Tue. May 28th, 2024

Why Donald Trump asked a former aide to deny his affair with Stormy Daniels

Tyler Mitchell By Tyler Mitchell May13,2024
Key Points
  • Hope Hicks, Donald Trump’s former top aide, said she was told to deny his affair with porn star Stormy Daniels.
  • Hicks testified she told Trump days before the 2016 election that the Wall Street Journal would publish the story.
  • Her testimony gave jurors an inside look at the campaign’s damage-control efforts.
Hope Hicks, a former top aide to Donald Trump, has testified that he told her in the final days of the 2016 presidential election to deny that he had a sexual relationship
Hicks’ testimony gave jurors an inside look at the campaign’s damage-control efforts when Trump faced multiple accusations of unflattering sexual behaviour in the waning weeks of his successful White House campaign.

The former US president has pleaded not guilty to charges of falsifying business records to cover up a US$130,000 ($196,600) payment made at that time to Daniels, who was threatening to go public with her story of their 2006 sexual encounter.

Hicks testified that she told Trump four days before the 8 November 2016 election that the Wall Street Journal would publish details of Daniels’ story.
“He wanted to make sure that there was a denial of any kind of relationship,” said Hicks, who served as campaign press secretary.

She said Trump did not want his wife Melania to see the story, which also included allegations that he had an affair with former Playboy model Karen McDougal. Trump has denied having sex with either woman.

Melania Trump in a beige leather jacket.

Donald Trump reportedly did not want his wife Melania (pictured) to see the WSJ story about his affair with Stormy Daniels. Source: Getty

“He was concerned about how it would be viewed by his wife, and he wanted me to make sure the newspapers weren’t delivered to the residence that morning,” Hicks said.

Prosecutors in the first criminal trial of a former US president argue that the payment to Daniels corrupted the election by suppressing news that could have influenced voters as they decided whether to back the Republican Trump or Hillary Clinton, then his Democratic rival.
Prosecutors say Trump falsified records to cover up election-law and tax-law violations, which elevates the 34 counts he faces from a misdemeanour to a felony punishable by up to four years in prison.

Hicks’ testimony could help Trump’s lawyers make their case that he paid off Daniels to keep his wife, not voters, from hearing the adult film star’s allegations.

She said Trump told her that his personal lawyer, Michael Cohen, paid off Daniels to “protect him from a false allegation” out of the “kindness of his own heart”.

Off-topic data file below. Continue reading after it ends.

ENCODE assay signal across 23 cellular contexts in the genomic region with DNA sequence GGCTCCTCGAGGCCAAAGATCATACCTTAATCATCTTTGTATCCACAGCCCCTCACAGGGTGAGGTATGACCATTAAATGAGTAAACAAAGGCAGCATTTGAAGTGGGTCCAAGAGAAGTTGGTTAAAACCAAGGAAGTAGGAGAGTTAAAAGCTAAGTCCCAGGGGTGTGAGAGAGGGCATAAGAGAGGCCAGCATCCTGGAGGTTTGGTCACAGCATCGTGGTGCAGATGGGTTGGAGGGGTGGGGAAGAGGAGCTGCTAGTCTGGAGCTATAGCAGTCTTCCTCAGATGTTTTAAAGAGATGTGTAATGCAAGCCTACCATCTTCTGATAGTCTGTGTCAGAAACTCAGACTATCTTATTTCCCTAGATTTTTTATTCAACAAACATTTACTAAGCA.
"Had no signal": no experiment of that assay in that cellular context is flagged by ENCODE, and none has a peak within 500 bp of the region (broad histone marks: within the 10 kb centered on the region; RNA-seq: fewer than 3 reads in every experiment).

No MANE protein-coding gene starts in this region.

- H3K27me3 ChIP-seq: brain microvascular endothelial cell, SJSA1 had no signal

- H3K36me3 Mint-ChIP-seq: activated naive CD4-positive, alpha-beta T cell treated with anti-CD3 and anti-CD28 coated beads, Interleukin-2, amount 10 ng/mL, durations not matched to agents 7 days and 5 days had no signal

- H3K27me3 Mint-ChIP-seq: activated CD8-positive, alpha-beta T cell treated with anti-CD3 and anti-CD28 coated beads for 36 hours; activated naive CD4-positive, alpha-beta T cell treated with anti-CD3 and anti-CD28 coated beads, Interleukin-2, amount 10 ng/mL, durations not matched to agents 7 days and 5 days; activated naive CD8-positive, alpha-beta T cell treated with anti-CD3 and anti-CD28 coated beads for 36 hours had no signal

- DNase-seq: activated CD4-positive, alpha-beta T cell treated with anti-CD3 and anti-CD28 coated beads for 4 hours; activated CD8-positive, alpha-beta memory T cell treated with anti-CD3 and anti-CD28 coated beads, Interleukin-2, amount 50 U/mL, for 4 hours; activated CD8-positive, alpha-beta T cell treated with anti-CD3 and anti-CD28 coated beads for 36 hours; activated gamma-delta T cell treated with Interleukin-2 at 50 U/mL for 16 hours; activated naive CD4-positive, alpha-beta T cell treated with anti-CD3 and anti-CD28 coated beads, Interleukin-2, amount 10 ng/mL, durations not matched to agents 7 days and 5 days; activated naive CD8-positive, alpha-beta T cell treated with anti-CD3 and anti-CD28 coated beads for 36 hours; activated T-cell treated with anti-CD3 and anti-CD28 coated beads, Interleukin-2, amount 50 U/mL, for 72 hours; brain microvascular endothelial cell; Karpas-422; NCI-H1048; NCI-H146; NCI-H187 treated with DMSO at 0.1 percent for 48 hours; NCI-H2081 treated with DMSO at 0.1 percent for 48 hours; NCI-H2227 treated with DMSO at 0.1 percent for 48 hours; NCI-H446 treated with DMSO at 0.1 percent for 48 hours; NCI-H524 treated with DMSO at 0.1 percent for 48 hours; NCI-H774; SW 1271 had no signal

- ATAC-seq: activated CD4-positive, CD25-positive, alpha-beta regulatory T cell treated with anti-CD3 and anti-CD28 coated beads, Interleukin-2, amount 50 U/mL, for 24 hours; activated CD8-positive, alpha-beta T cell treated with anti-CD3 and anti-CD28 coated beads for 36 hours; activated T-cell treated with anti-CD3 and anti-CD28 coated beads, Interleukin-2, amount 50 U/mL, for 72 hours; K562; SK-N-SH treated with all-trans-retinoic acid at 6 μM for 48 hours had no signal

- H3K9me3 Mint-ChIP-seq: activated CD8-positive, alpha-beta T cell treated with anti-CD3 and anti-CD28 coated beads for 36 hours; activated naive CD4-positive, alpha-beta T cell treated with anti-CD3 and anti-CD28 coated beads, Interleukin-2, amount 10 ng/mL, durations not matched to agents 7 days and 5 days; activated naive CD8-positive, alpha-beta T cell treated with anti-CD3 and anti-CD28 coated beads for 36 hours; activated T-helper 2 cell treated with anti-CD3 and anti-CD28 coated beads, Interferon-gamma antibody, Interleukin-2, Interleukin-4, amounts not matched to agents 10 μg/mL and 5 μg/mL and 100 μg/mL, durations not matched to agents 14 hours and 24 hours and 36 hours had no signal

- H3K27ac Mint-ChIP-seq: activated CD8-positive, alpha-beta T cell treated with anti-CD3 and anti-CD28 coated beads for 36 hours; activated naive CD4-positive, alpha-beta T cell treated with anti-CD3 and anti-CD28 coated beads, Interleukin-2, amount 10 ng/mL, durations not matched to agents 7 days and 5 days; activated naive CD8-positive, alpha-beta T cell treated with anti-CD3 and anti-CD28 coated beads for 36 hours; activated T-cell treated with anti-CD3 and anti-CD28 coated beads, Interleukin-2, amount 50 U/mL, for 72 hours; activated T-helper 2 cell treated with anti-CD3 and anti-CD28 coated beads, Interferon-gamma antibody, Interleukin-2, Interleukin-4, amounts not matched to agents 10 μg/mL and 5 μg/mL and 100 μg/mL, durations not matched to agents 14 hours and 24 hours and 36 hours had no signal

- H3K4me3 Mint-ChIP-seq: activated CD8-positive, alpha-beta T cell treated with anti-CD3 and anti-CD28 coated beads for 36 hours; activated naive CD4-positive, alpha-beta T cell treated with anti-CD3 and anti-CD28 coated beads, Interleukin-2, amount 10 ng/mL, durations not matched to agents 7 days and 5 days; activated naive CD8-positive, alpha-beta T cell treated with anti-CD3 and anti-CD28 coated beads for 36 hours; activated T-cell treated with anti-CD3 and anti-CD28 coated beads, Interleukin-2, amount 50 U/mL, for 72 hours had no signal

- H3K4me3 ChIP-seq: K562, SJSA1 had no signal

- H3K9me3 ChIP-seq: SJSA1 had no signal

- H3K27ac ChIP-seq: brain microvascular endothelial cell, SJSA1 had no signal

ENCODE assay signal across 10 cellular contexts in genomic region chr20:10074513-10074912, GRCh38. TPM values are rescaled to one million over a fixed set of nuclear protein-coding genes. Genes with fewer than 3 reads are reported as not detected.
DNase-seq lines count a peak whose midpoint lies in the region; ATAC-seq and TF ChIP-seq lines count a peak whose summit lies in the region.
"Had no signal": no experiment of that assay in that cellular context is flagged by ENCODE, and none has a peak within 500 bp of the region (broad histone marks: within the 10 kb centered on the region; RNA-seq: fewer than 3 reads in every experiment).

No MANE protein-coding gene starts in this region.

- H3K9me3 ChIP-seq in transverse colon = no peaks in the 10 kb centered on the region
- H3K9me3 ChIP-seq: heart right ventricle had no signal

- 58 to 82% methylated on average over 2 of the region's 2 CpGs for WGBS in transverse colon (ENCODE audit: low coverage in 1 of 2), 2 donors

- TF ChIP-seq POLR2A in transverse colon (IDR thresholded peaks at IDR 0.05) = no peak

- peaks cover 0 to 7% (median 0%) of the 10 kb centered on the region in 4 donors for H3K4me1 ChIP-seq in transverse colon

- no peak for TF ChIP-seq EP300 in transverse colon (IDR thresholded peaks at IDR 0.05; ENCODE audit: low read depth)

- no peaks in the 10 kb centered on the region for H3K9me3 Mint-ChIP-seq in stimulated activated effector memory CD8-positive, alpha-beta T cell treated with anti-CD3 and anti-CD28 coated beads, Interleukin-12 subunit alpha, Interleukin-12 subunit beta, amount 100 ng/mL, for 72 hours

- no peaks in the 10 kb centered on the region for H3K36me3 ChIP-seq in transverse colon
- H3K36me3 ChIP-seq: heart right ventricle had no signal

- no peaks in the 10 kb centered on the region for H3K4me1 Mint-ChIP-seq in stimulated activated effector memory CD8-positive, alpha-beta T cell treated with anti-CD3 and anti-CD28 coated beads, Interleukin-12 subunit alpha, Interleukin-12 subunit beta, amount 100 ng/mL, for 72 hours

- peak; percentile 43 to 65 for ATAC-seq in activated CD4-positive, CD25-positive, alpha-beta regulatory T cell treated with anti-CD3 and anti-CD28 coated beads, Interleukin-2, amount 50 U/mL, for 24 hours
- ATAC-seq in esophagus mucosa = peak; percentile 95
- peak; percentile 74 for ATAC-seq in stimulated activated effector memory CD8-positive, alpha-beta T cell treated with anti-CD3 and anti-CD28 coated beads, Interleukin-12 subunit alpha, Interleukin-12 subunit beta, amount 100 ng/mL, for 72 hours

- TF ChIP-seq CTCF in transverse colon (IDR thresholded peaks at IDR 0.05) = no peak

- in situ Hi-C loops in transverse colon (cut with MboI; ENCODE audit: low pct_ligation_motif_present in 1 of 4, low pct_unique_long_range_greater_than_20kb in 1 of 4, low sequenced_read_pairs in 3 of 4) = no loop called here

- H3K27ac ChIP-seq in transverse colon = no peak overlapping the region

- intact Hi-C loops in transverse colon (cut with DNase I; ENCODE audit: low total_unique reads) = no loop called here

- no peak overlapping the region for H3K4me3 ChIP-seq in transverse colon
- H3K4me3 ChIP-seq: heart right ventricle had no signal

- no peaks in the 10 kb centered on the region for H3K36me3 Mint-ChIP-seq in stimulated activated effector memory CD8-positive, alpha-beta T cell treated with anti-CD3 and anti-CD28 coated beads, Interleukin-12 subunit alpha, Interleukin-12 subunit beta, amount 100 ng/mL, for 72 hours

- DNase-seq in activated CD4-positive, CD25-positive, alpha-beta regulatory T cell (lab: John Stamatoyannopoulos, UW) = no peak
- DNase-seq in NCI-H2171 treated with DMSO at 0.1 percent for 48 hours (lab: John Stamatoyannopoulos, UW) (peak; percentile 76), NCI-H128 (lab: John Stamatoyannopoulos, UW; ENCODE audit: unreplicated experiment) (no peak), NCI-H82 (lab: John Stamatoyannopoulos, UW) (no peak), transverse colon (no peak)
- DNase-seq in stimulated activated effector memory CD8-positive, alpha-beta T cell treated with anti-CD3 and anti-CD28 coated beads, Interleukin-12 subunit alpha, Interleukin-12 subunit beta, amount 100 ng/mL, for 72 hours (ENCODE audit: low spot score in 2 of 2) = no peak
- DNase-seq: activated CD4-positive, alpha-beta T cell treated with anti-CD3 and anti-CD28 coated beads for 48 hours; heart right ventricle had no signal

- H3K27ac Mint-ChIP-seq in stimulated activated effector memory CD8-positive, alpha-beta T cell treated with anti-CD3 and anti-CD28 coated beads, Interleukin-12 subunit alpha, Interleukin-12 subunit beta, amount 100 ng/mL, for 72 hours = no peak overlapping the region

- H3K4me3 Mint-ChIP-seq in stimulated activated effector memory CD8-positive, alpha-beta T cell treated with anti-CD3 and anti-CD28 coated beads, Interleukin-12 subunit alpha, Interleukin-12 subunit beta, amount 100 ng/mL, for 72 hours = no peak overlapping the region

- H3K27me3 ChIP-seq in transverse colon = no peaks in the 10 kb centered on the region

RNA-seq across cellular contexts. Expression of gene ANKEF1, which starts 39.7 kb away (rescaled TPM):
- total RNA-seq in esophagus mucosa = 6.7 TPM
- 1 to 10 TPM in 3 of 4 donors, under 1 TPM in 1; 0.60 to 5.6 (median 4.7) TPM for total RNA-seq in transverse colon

Hicks said she thought that would have been out of character for Cohen. “I didn’t know Michael to be an especially charitable person or selfless person,” she said.
Hicks appeared reluctant to be in the courtroom, taking a deep breath as she stepped up to the microphone and acknowledging she was “really nervous.”
She later started crying on the witness stand, forcing the court to take a brief break, when Trump lawyer Emil Bove started to ask her to reflect on her time at the Trump Organisation before he brought her onto his 2016 campaign.

Trump, the Republican candidate for president again this year, sat expressionless at the defendants’ table during the testimony by Hicks, the first person who worked for Trump’s campaign to appear as a witness in the 11-day-old trial.

Hicks said the campaign was rattled by the public release of an audio recording from the Access Hollywood TV show in which Trump bragged about grabbing women’s genitals. She said Trump was upset but also played down the comments.
“Mr Trump felt like this wasn’t good but it was also just like two guys talking, locker-room talk,” she testified.
The 12 jurors and six alternates have yet to hear from the main players in the case, including Daniels and Cohen.
Earlier in the day, the judge overseeing the trial told Trump that a gag order that bars him from commenting about witnesses and jurors would not prevent him from testifying, as Trump had told reporters on Thursday.
Trump said his legal team would try to overturn the gag order, which bars him from making public comments about jurors, witnesses and families of the judge and prosecutors if those statements are meant to interfere with the case.

Merchan fined Trump US$9,000 on Tuesday for violating the order.

Tyler Mitchell

By Tyler Mitchell

Tyler is a renowned journalist with years of experience covering a wide range of topics including politics, entertainment, and technology. His insightful analysis and compelling storytelling have made him a trusted source for breaking news and expert commentary.

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2 thoughts on “Why Donald Trump asked a former aide to deny his affair with Stormy Daniels”
  1. It’s not surprising that Donald Trump asked Hope Hicks to deny his affair with Stormy Daniels. His history of denying allegations is well-documented. The lengths he went to during the 2016 election to cover up these scandals are telling of his character. It’s concerning that someone in such a high position would resort to such deceitful tactics.

  2. Hope Hicks’ testimony provides valuable insight into the efforts made by the Trump campaign to manage the fallout of the Stormy Daniels affair allegations. It’s concerning to see how much effort was put into denying these accusations in the midst of a presidential election.

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